Investigating Enzyme Activity

Investigating Enzyme Activity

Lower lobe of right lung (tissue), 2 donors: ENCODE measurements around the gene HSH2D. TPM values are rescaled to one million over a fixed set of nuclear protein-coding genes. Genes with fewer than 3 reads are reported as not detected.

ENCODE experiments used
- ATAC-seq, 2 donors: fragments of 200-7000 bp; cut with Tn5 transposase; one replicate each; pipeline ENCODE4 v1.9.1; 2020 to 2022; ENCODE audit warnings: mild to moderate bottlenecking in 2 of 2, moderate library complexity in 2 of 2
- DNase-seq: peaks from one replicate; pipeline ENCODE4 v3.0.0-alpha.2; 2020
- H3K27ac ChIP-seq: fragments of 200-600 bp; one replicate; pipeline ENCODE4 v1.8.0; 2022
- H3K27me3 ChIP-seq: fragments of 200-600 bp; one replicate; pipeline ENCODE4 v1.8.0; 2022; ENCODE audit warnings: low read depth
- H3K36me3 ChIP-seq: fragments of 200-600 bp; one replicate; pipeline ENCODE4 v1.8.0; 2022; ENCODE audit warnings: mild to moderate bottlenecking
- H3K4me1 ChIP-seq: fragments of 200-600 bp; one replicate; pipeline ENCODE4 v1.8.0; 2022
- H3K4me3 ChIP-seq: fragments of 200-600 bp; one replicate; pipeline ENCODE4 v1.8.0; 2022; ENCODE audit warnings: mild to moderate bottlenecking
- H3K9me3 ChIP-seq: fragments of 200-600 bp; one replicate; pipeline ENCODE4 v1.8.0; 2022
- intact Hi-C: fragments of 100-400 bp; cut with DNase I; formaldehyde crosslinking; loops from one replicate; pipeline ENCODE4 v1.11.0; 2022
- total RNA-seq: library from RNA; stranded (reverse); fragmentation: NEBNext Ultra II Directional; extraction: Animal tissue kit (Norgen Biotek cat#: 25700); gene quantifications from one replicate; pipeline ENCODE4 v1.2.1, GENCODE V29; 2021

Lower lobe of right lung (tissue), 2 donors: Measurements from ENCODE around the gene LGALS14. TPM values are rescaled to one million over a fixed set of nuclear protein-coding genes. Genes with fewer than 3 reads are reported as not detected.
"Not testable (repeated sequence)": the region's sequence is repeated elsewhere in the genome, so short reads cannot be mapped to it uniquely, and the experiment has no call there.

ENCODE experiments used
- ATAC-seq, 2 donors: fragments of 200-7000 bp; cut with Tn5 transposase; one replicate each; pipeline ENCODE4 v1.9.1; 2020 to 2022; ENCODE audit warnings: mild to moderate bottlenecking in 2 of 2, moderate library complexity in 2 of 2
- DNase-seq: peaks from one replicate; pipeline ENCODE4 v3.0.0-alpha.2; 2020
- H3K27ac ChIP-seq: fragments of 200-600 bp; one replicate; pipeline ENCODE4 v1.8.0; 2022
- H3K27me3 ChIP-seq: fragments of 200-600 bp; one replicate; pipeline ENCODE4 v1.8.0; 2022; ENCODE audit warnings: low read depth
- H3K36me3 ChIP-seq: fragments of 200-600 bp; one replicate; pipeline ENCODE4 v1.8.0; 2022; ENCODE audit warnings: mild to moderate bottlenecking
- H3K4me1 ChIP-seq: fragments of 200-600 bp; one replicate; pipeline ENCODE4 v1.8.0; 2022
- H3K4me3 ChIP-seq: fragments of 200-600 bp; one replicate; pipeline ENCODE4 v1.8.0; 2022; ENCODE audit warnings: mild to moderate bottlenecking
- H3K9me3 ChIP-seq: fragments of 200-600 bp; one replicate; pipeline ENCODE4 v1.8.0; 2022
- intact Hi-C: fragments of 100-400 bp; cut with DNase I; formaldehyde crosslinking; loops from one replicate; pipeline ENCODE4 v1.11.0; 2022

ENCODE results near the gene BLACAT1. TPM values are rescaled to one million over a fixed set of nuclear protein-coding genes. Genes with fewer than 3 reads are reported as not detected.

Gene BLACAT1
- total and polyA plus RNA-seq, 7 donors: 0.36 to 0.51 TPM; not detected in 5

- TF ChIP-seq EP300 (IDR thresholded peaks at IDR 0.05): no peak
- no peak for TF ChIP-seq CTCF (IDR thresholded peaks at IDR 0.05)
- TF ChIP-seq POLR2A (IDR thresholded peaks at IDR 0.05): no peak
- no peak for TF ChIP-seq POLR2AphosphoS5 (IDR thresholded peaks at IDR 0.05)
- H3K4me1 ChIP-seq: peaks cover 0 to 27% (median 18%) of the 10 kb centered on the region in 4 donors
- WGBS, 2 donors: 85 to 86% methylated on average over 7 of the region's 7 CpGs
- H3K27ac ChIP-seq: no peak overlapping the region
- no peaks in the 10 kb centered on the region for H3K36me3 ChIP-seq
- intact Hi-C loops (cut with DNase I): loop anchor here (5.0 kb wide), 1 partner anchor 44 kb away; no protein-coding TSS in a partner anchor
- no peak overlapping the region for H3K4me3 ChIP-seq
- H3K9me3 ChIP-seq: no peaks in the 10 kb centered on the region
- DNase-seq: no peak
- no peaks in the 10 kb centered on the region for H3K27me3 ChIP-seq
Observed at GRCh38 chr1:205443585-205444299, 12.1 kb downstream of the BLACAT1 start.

Aim: To investigate how the concentration of hydrogen peroxide effects the rate of reaction of an enzyme (catalase) Variables: These factors could effect the rate of reaction on an enzyme: ? pH ? Concentration ? Temperature ? Surface Area pH ? Enzymes function at different pH values. In neutral conditions the amount of oxygen gas given of in an enzyme-catalysed reaction will increase. An enzyme is affected by how much acid or alkali is present. Many enzymes work best in neutral conditions but some prefer acids and some prefer alkalis. This graph shows that the enzyme activity reacts best at pH7 (neutral) Concentration ? In concentrated solution there are more collisions between each particle, so the reaction occurs more quickly. This graph shows that increasing the concentration increases the enzyme activity. Temperature ? Reactions go faster as temperature rises